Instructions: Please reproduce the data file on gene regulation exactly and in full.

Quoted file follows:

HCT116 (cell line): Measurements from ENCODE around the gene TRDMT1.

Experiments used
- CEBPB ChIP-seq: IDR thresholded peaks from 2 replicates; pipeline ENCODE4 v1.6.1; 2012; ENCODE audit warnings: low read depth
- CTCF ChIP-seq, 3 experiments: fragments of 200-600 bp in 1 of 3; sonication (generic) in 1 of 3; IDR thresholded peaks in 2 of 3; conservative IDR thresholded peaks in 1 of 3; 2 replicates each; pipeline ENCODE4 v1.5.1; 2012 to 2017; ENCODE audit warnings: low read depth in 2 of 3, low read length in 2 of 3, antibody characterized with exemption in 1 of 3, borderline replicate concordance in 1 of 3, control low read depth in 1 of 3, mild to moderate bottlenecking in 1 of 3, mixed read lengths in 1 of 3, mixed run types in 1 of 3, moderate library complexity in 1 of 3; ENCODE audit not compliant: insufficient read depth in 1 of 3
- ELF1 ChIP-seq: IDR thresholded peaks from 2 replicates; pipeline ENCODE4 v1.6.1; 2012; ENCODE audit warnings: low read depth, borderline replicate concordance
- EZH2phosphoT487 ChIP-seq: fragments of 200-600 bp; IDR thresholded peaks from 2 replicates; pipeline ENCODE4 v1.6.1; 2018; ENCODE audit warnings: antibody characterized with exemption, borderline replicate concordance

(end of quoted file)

HCT116 (cell line): Measurements from ENCODE around the gene TRDMT1.

Experiments used
- CEBPB ChIP-seq: IDR thresholded peaks from 2 replicates; pipeline ENCODE4 v1.6.1; 2012; ENCODE audit warnings: low read depth
- CTCF ChIP-seq, 3 experiments: fragments of 200-600 bp in 1 of 3; sonication (generic) in 1 of 3; IDR thresholded peaks in 2 of 3; conservative IDR thresholded peaks in 1 of 3; 2 replicates each; pipeline ENCODE4 v1.5.1; 2012 to 2017; ENCODE audit warnings: low read depth in 2 of 3, low read length in 2 of 3, antibody characterized with exemption in 1 of 3, borderline replicate concordance in 1 of 3, control low read depth in 1 of 3, mild to moderate bottlenecking in 1 of 3, mixed read lengths in 1 of 3, mixed run types in 1 of 3, moderate library complexity in 1 of 3; ENCODE audit not compliant: insufficient read depth in 1 of 3
- ELF1 ChIP-seq: IDR thresholded peaks from 2 replicates; pipeline ENCODE4 v1.6.1; 2012; ENCODE audit warnings: low read depth, borderline replicate concordance
- EZH2phosphoT487 ChIP-seq: fragments of 200-600 bp; IDR thresholded peaks from 2 replicates; pipeline ENCODE4 v1.6.1; 2018; ENCODE audit warnings: antibody characterized with exemption, borderline replicate concordance